🍔 Dropshipping With a Twist

Brainstorms Issue #26

Brainstorms Issue #26

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Dropshipping Food

In Dec. of 2020 Mr. Beast, a YouTuber with over 60M subscribers, launched one of his most ambitious, and frankly weird, ventures to date - Mr. Beast Burger.

This wasn’t a typical launch either - seemingly overnight, Mr. Beast Burger launched in 300 locations.

To open just one restaurant you need physical infrastructure, staff, SOPs, training, etc…

But 300? That’s a different challenge entirely.

So, how the hell did he pull it off?

Well, I did some research. If you want more details, here’s a fantastic write-up of the full story, but here are the cliff notes:

Mr. Beast partnered with a company called Virtual Dining Concepts (VDC). Mr. Beast handled the promotion, VDC did everything else. Here’s how it worked:

  1. VDC partners with restaurants across the US that want more online orders

  2. VDC + Mr. Beast created an online-only restaurant (Mr. Beast Burgers) that leverages these restaurant’s infrastructure

  3. VDC sends the partnered restaurants a special tablet that lights up whenever an order for Mr. Beast Burgers comes through

  4. The restaurant cooks up the order and places it in Mr. Beast branded packaging (provided by VDC)

Here’s an estimation of how the economics break down: 

When I learned this, I came to a simple realization.

Mr. Beast was just dropshipping fast food.

If you’re unfamiliar with dropshipping, firstly, where have you been the last 5 years? Secondly, it’s one of the quickest and cheapest ways to launch a physical product.

Here’s a quick visual the walks through how dropshipping works 👇

The reason why dropshipping is so popular is that platforms like AliExpress and Oberlo have made it incredibly easy for novices to get up and running.

Both Aliexpress and Oberlo help connect manufacturers that make great physical products with the companies that want to private label those products and market them.

It’s a win-win. The marketers don’t need to worry about all the product stuff, and the product people don’t need to worry about the marketing stuff.

So here’s the opportunity...

This concept could also work for consumer packaged goods (CPG) food brands.

Creating a food product from scratch is difficult - much like how it’s difficult to start a restaurant from scratch or launch a physical product from scratch.

Here’s the idea - on one side, you’ve got private label food manufacturers like Rocky Mountain Food Factory, CIC , Duke Foods, and dozens more who make quality products like cereal, beef jerky, coffee, etc...

On the other side, you’ve got entrepreneurs who are looking to create companies that sell this food direct-to-consumer, like Magic Spoon, Perky Jerky, and Chamberline Coffee.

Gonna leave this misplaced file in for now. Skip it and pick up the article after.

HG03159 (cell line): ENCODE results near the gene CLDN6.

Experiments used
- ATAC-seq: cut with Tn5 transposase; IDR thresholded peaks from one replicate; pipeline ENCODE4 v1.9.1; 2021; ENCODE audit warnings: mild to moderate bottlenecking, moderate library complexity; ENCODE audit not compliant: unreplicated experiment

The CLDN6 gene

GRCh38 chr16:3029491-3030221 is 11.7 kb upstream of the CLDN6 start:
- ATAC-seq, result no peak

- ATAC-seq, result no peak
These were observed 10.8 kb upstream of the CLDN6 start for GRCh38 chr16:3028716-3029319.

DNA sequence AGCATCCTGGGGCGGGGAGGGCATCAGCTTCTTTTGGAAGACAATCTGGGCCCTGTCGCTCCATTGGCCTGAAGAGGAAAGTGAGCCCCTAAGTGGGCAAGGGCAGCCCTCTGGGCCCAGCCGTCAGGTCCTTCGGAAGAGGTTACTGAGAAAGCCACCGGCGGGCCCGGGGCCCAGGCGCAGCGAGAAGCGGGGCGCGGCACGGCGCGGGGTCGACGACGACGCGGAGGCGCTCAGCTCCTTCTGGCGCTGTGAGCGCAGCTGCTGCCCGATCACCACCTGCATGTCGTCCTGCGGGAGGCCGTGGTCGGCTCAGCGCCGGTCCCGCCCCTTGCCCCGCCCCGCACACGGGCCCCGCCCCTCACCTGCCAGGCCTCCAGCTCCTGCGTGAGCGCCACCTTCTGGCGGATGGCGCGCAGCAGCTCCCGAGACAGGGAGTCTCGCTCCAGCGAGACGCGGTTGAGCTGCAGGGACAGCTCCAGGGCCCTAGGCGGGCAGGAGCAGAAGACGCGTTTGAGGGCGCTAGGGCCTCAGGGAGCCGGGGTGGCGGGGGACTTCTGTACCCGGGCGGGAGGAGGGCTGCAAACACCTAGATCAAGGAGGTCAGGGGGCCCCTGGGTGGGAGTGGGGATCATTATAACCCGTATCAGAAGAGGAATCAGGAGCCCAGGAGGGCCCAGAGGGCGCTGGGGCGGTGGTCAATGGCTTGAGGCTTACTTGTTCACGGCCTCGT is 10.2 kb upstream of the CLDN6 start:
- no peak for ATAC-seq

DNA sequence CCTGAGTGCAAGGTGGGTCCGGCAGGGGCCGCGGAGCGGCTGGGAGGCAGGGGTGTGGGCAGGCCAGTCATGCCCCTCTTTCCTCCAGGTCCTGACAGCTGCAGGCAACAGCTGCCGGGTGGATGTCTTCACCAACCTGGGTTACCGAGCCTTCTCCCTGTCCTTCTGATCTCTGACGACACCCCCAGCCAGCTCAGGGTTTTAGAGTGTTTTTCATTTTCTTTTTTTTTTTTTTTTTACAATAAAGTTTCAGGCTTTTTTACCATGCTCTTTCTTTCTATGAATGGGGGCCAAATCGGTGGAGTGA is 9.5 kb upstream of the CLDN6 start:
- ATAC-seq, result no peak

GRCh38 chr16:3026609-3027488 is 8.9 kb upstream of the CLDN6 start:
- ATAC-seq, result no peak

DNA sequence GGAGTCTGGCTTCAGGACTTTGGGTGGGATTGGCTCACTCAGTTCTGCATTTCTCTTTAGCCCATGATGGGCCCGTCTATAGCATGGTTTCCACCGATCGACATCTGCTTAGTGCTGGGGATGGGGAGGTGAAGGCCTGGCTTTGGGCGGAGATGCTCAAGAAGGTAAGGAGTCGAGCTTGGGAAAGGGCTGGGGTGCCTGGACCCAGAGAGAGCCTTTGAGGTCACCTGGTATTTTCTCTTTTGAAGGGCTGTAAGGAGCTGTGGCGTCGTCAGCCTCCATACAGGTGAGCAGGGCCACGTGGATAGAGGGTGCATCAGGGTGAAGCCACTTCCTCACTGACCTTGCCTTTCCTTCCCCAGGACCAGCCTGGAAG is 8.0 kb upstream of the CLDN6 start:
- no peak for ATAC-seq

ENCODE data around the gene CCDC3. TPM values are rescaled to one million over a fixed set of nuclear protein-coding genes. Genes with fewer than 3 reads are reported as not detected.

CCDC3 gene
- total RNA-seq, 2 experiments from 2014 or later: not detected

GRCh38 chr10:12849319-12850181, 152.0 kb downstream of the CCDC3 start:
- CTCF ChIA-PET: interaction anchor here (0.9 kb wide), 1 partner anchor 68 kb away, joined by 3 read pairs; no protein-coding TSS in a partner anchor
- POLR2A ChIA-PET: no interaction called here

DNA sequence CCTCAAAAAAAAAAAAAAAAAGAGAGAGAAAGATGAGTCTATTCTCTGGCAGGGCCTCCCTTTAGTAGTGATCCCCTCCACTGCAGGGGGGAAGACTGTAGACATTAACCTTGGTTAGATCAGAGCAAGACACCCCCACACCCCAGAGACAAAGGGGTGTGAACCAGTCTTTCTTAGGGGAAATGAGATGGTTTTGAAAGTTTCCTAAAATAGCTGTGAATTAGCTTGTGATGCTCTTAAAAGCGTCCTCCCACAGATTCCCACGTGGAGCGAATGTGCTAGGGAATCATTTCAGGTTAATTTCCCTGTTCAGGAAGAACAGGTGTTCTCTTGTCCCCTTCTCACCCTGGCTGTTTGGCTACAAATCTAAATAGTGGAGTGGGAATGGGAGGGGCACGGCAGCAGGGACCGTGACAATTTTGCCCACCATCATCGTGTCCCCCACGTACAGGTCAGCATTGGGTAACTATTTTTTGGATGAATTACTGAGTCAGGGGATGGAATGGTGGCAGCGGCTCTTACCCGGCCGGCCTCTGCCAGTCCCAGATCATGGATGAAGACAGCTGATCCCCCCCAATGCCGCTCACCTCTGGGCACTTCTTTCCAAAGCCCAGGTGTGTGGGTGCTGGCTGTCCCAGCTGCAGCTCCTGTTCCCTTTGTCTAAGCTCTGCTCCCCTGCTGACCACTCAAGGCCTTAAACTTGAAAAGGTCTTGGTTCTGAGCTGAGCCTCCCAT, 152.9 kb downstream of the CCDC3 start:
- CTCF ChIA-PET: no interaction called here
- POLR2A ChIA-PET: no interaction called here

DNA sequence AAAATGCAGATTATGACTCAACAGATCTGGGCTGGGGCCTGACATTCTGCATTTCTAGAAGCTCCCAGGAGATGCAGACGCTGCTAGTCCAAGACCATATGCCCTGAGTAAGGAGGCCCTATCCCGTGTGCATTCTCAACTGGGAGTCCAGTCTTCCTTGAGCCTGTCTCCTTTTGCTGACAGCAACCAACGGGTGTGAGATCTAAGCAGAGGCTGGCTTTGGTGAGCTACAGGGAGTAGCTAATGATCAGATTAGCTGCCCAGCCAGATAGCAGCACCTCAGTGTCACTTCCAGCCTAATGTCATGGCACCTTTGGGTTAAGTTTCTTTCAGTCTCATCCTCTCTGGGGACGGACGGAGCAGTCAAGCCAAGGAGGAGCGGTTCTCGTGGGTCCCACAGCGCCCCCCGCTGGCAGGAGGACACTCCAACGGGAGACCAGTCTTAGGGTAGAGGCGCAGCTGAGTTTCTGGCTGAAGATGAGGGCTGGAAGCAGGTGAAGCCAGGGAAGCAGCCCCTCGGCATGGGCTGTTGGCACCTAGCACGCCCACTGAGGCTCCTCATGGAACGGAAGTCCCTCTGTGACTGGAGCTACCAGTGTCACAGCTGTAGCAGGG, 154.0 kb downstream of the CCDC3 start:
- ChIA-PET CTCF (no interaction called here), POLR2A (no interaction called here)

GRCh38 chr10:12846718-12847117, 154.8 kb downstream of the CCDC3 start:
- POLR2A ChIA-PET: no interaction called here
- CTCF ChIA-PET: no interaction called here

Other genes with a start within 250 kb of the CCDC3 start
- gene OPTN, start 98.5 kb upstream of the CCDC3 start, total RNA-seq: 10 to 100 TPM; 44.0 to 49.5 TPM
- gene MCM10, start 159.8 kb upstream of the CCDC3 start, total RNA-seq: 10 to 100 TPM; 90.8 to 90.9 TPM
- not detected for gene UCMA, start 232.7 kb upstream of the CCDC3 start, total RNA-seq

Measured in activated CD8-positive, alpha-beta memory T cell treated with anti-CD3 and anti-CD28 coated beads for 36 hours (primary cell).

Currently, there are little to no companies like VDC, AliExpress, or Oberlo that’s helping connect private label food manufacturers with entrepreneurs who want to market and sell food.

I sometimes talk about smaller opportunities or side-hustle-type ideas, but this is a big problem and a big opportunity.

Note: It’s actually pretty common for manufacturers of food companies to put different brands/labels on the same food.

Let’s map out what needs to happen to make this work:

  • You need to get food manufacturers on board (this should be pretty easy)

  • You need to find food entrepreneurs willing to be early adopters (also pretty easy)

  • Create a process/product that streamlines the process (challenging)

It’s likely that food manufactures will work with you so long as you hit their minimum order quantity (MOQs) requirements. But, hitting those MOQs could be challenging.

To solve that problem, I’d focus on 1 product category to start. I think coffee, beef jerky, or hot sauce is a good place to start. These are all trendy products that with some interesting branding could do well.

Next, I’d look for entrepreneurs who are interested.

Dropshipping is a super hot space right now, and there are loads of communities on Reddit, Facebook, and YouTube that you could leverage.

What you’re looking for are people who have had some success dropshipping, but are looking for unique products that have significantly less competition.

Lastly, you need to create a product that brings both parties together seamlessly.

To be frank, I don’t know exactly what this looks like. But, I do know the best way to find out.

Get a small batch (5) of entrepreneurs to work with one or two manufactures and see where the pain points are. From there, solve those problems and automate where it makes sense.

Thanks for reading - now get out there and build it! 

Catch ya next week, Keevin ✌

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